Rocket Lab sees rapid demand for its HASTE hypersonic test vehicle

WASHINGTON — In the six months since Rocket Lab revealed its hypersonic test vehicle, the California-based launch company has flown its first mission, signed deals for at least five more and been selected to demonstrate high-speed test capabilities for the Defense Innovation Unit.

The Hypersonic Accelerator Suborbital Test Electron vehicle, or HASTE, is a modified version of Rocket Lab’s Electron rocket and is designed to support high-speed test efforts — an area of particular focus for the Defense Department as it looks to validate and field its first hypersonic weapons in the coming years.

Brian Rogers, senior director of global launch services, told C4ISRNET that because of the Pentagon’s hypersonic flight testing push, he expects demand for HASTE to continue to grow as the company logs more flights.

“Leadership across DoD has talked about this as a problem that needs solving,” he said in a Sept. 28 interview. “I don’t see the threat environment changing much and so I think from a demand signal, it is only increasing.”

Hypersonic vehicles can travel and maneuver at or above Mach 5, and the Defense Department is investing in 70 different efforts across the military services to field the high-speed weapons and the enabling technology to support them. Testing infrastructure has been a significant limiting factor in the development process, with most major programs conducting only a few trials each year.

Rocket Lab's HASTE launch vehicle is a modified version of its Electron rocket designed to support hypersonic flight testing. (Austin Adams)
Rocket Lab's HASTE launch vehicle is a modified version of its Electron rocket designed to support hypersonic flight testing. (Austin Adams)

Rocket Lab decided to pursue HASTE last year, after the Pentagon’s then-Principal Director for Hypersonics Mike White called for the testing community to expand the number of flight test opportunities available to programs and set an ambitious target of one event per week.

The company’s workhorse Electron rocket was already matching or exceeding that once-a-month launch cadence for orbital launch missions, and Rocket Lab saw an opportunity to take advantage of its pace and existing production line to get after the department’s challenge. The team worked fast to understand what hypersonic environments HASTE could achieve and make what Rogers described as “minor modifications” to Electron.

Its first flight in June was for the Pentagon’s Multi-Service Advanced Hypersonic Testbed, MACH-TB. The effort is led by the Naval Surface Warfare Center’s Crane Division with Leidos as the prime contractor. Just days after that launch, Rocket Lab secured a contract with a “confidential” customer and in September the company announced Leidos had selected HASTE to fly four more MACH-TB launches.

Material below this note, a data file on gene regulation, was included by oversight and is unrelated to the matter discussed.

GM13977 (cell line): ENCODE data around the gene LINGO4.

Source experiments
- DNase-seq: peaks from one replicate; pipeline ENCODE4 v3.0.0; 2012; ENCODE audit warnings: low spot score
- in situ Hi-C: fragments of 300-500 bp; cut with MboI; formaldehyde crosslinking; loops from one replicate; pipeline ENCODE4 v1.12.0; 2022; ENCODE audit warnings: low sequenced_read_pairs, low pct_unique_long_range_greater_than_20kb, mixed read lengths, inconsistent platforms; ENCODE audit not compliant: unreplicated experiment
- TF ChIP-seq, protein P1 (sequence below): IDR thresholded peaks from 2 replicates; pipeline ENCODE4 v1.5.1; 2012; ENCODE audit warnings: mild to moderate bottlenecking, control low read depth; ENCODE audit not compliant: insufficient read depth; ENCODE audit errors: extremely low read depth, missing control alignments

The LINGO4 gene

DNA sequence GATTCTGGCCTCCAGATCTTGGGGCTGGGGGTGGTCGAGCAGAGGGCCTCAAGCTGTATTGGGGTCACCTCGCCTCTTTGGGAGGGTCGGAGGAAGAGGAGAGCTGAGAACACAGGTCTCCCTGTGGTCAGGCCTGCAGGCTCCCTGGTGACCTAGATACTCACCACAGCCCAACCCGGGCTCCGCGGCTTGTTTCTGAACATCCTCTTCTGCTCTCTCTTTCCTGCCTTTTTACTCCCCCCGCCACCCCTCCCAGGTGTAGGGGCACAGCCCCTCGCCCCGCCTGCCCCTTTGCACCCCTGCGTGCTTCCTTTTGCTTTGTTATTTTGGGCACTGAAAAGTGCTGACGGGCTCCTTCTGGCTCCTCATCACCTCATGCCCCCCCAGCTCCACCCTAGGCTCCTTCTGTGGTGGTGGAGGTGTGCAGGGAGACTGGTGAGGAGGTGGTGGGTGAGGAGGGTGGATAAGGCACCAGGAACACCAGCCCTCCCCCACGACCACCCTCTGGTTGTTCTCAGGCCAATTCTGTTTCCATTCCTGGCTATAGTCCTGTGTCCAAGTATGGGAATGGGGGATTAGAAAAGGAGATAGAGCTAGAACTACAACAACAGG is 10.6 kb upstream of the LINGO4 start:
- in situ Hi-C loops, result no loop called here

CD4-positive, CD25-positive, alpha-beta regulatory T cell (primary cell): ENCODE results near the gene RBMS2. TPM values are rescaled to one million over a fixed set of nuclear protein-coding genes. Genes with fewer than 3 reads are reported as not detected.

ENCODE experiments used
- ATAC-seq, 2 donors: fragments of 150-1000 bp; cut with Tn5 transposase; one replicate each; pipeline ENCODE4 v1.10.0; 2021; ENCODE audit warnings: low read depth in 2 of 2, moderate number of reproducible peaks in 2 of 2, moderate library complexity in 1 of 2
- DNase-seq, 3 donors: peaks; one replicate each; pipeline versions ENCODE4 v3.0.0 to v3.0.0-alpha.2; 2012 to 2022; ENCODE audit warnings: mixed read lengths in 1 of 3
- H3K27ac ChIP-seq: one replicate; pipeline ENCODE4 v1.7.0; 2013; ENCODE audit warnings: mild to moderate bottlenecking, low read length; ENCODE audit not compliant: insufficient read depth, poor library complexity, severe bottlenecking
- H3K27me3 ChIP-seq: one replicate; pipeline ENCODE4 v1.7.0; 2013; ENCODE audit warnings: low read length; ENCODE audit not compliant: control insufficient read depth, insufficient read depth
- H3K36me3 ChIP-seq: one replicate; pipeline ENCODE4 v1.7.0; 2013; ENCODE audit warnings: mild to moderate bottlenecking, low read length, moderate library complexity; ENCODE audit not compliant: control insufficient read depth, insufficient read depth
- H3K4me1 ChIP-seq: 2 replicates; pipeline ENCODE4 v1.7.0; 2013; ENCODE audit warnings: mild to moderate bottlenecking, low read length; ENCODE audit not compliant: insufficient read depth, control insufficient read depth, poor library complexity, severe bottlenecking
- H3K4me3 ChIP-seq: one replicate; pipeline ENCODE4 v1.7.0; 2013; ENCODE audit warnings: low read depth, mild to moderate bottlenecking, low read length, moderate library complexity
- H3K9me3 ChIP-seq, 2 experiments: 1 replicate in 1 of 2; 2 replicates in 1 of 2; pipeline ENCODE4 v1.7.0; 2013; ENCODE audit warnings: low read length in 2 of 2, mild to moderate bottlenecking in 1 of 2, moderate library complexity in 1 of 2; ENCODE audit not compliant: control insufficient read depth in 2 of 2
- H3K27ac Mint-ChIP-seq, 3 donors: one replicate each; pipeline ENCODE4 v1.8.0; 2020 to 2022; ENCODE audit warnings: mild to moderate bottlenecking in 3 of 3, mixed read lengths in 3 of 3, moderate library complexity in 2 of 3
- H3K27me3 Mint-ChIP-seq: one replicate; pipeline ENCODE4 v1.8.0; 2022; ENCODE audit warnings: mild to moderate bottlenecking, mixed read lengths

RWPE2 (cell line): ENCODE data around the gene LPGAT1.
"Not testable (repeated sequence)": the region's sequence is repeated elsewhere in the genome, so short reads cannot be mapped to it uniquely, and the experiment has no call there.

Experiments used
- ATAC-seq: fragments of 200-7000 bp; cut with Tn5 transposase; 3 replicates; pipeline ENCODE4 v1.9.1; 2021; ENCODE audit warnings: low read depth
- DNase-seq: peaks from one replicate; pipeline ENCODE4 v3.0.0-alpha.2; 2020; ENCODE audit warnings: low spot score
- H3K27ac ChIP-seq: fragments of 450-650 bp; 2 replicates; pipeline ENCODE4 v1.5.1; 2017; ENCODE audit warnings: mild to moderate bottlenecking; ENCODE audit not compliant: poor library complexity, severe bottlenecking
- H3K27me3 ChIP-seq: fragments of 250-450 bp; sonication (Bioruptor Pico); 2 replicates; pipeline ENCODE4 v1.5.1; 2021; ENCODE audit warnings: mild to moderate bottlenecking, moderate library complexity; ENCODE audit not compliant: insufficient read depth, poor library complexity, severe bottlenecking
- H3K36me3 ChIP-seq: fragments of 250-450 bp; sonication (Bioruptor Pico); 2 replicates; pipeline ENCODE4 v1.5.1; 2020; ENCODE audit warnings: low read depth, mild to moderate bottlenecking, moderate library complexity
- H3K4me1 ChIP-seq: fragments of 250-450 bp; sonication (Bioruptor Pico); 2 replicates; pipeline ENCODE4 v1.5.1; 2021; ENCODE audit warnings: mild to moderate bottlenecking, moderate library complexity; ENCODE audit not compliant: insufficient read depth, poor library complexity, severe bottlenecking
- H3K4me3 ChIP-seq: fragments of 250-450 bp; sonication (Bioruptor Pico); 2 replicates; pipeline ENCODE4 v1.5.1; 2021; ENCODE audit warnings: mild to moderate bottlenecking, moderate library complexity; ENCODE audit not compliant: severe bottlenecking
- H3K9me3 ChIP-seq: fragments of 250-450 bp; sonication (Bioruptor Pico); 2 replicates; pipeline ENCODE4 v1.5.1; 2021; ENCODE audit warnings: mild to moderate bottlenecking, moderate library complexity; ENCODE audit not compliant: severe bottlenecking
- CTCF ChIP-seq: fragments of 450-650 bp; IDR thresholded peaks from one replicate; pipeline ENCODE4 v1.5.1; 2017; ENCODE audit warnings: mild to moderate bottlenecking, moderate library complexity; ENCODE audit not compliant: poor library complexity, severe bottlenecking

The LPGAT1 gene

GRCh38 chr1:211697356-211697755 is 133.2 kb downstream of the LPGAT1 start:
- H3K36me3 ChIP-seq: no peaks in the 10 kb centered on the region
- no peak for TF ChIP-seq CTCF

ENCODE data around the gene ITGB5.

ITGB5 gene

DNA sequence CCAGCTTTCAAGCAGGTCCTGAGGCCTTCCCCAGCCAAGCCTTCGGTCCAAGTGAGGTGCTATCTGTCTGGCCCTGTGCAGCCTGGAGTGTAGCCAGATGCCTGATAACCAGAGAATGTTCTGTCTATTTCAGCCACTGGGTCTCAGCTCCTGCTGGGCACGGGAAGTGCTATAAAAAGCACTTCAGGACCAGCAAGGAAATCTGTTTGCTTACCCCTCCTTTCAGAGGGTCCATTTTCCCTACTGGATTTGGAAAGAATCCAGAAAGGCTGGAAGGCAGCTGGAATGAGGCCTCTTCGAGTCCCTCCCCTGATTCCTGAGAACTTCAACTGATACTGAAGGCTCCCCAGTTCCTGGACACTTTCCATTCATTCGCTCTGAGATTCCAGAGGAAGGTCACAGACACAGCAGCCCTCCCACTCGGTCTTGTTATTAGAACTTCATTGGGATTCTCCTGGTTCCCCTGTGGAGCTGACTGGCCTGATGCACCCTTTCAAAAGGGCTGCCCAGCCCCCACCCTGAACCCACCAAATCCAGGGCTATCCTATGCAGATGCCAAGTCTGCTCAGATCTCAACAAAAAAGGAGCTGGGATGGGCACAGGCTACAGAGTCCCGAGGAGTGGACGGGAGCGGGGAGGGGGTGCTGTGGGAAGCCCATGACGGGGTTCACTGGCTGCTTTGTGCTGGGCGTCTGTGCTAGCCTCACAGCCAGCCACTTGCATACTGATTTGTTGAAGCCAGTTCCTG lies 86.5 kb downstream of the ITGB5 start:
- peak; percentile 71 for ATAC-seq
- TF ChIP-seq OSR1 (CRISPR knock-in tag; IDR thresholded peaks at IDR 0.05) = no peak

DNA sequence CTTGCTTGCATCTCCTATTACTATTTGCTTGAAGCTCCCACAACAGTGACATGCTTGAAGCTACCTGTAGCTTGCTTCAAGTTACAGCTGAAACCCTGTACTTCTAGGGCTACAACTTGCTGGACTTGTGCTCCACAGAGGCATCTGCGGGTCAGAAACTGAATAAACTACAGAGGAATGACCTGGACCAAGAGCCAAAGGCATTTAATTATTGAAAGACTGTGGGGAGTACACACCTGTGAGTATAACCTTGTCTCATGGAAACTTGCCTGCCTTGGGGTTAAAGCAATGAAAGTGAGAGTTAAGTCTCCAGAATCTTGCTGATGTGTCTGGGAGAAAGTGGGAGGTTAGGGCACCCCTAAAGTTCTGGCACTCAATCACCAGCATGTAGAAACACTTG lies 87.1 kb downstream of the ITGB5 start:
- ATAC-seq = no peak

The Defense Innovation Unit also selected HASTE for its Hypersonic and High-Cadence Airborne Test Cadence program, or HyCAT — another effort to boost the department’s flight test enterprise.

Rogers noted that while the path to HASTE’s first flight was relatively short, the vehicle will require further modifications to support future launches, depending on the type of payload it’s carrying and the demands of the mission. He characterized the initial mission as a pathfinder, proving the company could modify Electron, jump through regulatory and contractual processes and prepare for launch on rapid timelines.

“That launch was really to prove to everyone that we could do it,” Rogers said.

The company has a plan to further modify HASTE over time, he added, depending on what needs its customers have.

“There are some test payloads coming nearer term that require minor modifications and then some later that require more,” he said. “It’s sort of a waterfall where we incorporate more capability over the next couple of years.”

While he wouldn’t specify the price of a HASTE rocket, Rogers said it’s in the range of $10 million depending on a customer’s requirements, which is a fraction of the cost of a full-up DoD test, which can be as much as $100 million.

Rogers said he thinks that price point and Rocket Lab’s ability to move quickly will give HASTE will broad appeal in the commercial market, as companies seek platforms to test hypersonic payloads for non-defense missions. The rocket could also help meet NASA’s need for launch support for suborbital experimentation.

“It leverages everything that we do already — what I’ll call ‘mass production’ of launch vehicles, having regulatory frameworks in place to go fast and, frankly, just a price point that is more commercial than the old way of doing it,” he said. “[It’s] a huge enabler for these programs that are used to spending orders of magnitude more.”